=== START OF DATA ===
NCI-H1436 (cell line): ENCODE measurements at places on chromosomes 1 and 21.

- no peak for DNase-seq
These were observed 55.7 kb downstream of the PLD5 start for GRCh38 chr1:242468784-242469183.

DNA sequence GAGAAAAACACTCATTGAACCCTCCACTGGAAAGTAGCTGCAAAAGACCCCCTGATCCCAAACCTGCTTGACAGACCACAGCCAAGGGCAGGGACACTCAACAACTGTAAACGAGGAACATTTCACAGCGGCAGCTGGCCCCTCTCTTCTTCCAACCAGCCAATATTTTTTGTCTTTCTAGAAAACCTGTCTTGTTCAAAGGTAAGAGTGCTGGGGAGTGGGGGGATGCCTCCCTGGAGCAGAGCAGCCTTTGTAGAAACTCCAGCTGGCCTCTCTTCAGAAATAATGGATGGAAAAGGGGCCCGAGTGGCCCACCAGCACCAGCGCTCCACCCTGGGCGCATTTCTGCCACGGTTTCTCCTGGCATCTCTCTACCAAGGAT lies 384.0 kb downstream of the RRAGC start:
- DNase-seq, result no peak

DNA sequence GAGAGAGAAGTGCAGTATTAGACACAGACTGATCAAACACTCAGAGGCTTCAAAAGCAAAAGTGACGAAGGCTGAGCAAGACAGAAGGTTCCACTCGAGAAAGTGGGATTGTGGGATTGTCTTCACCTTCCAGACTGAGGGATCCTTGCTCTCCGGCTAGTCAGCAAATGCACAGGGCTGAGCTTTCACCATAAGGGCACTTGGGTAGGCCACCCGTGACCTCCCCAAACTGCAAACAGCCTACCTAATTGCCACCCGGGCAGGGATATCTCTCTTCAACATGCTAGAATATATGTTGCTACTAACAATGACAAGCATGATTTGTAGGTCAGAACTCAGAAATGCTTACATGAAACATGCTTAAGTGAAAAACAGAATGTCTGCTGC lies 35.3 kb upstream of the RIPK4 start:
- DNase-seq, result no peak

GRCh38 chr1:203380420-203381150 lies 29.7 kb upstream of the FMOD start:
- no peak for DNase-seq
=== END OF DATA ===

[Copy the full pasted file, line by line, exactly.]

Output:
NCI-H1436 (cell line): ENCODE measurements at places on chromosomes 1 and 21.

- no peak for DNase-seq
These were observed 55.7 kb downstream of the PLD5 start for GRCh38 chr1:242468784-242469183.

DNA sequence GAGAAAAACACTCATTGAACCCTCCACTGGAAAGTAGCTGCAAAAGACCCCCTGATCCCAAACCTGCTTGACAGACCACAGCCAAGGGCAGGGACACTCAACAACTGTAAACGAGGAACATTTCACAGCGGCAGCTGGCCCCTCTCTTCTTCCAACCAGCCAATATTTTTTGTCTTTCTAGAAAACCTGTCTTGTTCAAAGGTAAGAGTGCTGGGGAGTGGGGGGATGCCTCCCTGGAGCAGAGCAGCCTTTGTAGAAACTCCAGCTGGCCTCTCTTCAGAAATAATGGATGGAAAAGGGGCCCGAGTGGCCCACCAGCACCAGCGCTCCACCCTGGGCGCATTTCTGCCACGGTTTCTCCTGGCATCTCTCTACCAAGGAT lies 384.0 kb downstream of the RRAGC start:
- DNase-seq, result no peak

DNA sequence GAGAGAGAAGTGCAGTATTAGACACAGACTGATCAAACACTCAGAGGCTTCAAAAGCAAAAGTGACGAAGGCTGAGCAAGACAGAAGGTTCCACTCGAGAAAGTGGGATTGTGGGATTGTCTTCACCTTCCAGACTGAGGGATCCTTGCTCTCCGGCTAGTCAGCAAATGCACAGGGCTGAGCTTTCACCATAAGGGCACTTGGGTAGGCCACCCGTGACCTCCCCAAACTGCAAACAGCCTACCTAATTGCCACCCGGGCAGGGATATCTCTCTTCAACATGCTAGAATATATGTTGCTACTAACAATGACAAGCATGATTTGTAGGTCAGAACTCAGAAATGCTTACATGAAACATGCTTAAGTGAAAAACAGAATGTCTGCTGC lies 35.3 kb upstream of the RIPK4 start:
- DNase-seq, result no peak

GRCh38 chr1:203380420-203381150 lies 29.7 kb upstream of the FMOD start:
- no peak for DNase-seq